3. Health is wealth


Amidst the pandemic, especially during the second wave, almost everyone lost a family member or a friend to COVID-19. The vulnerability of the healthcare system and our unpreparedness was exposed with thousands of people deprived of the basic care and treatment that is expected from the authorities at a time like this. It is well known and understood that the ones who did not survive were either the elderly or people with comorbidities and in many cases, young and apparently healthy people with sedentary lifestyles and poor fitness levels.


The significance of staying healthy and fit has never been felt more acutely than now. Healthy people who know how to manage stress and stay positive have been successful in keeping the disease at bay. Organisations are doing their bit in helping employees meet their fitness goals by introducing EAP programmes, emphasising on mental health along with physical fitness. They have introduced measures such as ‘no-zoom’ Fridays, flexibility in working hours, and more.


4. Be prepared for uncertainties


Save-up! With so many people losing their livelihoods and having to dig into their savings, it shows how critical it is to ‘save up’ for unexpected events like these. In a country like India where there is no social security to fall back on, there is a strong culture of saving and investing for the future. This is not exactly the case with millennials and newer generations who believe in living in the moment and making the most of the present.


Perhaps this was a wake-up call for all those who were caught unawares and found themselves with no savings to fall back on. I am completely for ‘living the present moment fully’ but being prepared for the future is no longer an option, and is in fact, a necessity. My personal mantra is that at any point you should have at least a year’s salary as emergency funds over and above the money you set aside for investments and retirement planning.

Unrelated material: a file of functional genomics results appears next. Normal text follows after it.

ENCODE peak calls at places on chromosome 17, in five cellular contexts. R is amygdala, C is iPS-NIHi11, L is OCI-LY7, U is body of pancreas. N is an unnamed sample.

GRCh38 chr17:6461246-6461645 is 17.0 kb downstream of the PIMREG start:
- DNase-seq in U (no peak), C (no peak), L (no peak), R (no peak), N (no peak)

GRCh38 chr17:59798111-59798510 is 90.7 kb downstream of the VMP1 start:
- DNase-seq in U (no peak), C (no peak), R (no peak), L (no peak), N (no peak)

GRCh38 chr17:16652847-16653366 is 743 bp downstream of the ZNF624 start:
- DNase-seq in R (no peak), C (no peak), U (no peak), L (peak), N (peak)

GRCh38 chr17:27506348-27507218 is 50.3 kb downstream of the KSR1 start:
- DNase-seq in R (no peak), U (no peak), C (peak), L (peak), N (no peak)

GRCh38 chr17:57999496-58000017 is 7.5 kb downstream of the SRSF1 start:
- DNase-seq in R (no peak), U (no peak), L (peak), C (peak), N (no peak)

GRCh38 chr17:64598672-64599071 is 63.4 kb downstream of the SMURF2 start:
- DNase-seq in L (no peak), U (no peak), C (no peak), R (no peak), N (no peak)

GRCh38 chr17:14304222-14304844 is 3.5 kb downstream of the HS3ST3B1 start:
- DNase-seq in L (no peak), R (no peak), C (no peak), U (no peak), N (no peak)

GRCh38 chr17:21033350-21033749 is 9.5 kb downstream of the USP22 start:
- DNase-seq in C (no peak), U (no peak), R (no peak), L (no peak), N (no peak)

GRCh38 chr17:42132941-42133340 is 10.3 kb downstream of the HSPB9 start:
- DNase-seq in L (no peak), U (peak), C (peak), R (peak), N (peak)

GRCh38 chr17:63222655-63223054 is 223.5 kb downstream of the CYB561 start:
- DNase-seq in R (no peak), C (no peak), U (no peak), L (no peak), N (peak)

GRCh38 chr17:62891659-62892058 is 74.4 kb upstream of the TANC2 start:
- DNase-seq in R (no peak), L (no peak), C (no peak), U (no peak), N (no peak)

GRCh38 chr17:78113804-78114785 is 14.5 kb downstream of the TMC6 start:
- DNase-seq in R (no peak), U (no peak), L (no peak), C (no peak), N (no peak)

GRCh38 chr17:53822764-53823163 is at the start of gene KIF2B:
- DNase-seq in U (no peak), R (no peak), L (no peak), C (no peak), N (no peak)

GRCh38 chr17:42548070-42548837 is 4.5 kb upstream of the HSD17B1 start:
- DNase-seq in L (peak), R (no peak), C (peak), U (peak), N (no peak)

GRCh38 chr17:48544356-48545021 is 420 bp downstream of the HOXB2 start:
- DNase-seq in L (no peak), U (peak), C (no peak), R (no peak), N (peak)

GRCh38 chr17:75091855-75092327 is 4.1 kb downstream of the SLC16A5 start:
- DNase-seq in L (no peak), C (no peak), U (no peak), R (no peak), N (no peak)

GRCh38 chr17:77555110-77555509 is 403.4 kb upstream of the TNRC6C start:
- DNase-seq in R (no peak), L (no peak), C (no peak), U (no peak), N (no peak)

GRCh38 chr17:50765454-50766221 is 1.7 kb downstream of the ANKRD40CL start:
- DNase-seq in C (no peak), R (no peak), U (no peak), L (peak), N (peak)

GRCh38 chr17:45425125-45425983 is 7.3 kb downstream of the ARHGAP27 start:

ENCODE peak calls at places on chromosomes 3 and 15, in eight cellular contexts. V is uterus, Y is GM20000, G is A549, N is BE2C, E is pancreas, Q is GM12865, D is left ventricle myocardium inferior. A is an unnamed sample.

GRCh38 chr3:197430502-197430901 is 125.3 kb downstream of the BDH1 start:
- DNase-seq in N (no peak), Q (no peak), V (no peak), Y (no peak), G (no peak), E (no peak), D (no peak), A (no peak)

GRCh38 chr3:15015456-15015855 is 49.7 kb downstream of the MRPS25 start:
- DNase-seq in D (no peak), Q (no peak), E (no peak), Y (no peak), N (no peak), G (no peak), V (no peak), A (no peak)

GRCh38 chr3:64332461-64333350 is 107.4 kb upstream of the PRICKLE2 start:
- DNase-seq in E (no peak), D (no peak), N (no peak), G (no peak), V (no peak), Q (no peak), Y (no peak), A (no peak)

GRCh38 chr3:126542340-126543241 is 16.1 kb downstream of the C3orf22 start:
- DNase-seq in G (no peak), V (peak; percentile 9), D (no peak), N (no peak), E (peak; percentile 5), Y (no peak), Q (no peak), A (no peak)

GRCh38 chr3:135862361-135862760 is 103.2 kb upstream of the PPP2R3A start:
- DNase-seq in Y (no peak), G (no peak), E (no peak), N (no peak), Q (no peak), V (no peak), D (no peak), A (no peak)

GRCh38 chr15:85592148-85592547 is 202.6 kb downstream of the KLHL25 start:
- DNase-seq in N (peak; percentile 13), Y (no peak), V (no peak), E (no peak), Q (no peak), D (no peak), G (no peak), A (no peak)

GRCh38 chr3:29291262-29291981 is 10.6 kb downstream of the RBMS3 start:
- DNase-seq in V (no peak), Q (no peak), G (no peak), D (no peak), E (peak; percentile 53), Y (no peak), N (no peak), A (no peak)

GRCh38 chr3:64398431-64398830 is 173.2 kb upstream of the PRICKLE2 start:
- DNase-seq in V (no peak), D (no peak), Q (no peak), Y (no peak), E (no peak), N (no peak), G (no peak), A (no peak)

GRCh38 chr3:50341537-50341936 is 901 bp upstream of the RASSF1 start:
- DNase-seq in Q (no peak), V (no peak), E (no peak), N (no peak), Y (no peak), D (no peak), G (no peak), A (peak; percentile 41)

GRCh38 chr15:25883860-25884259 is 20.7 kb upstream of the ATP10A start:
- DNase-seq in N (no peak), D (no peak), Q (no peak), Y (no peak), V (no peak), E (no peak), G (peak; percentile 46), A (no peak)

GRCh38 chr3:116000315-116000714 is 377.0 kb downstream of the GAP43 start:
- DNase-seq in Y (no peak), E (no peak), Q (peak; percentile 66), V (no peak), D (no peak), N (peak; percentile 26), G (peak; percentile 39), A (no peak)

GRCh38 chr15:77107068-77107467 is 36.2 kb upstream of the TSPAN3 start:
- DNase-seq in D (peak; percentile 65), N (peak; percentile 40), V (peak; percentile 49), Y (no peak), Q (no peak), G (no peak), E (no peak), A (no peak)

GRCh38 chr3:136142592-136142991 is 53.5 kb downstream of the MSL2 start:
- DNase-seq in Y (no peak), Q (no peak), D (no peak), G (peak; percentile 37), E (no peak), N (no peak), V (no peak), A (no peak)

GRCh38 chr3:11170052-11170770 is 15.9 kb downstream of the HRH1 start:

5. Never stop learning


The slowdown in the economy led many organisations to restructure their business models and teams, leading to, in many cases, the layoff of people with skills no longer needed or relevant to the new business demands. Many found themselves not only outof-a-job but also without newage skills that were needed for futuristic organisations. The need for continuous learning and upskilling has come out very strongly, both for employees and organisations, especially in an environment where technology is developing rapidly. Skills and business models are quickly being replaced with new ones. However, the time taken for organisations to adapt is significantly slower. Many have strengthened their in-house learning systems and invested heavily in making relevant skills available to their staff internally. Digital learning has also made it easy for people to acquire new skills without having to get up from their seats. The need to stay relevant and move with times is more important now than ever. As we enter 2022, here’s hoping for a better new year full of growth, progress, stability and good health. Let us continue to be resilient and believe in the India growth story. Best wishes for the new year!

Vandana C Tilwani is currently the CHRO at Havas Group India. At the group level, her support extends to all the agencies that operate in the country. With over 20 years of experience in diverse roles and industries, Vandana has successfully led the HR function and large teams in several multinational organisations like GroupM, Hilton, Conde Nast, WNS and more in driving strategic objectives.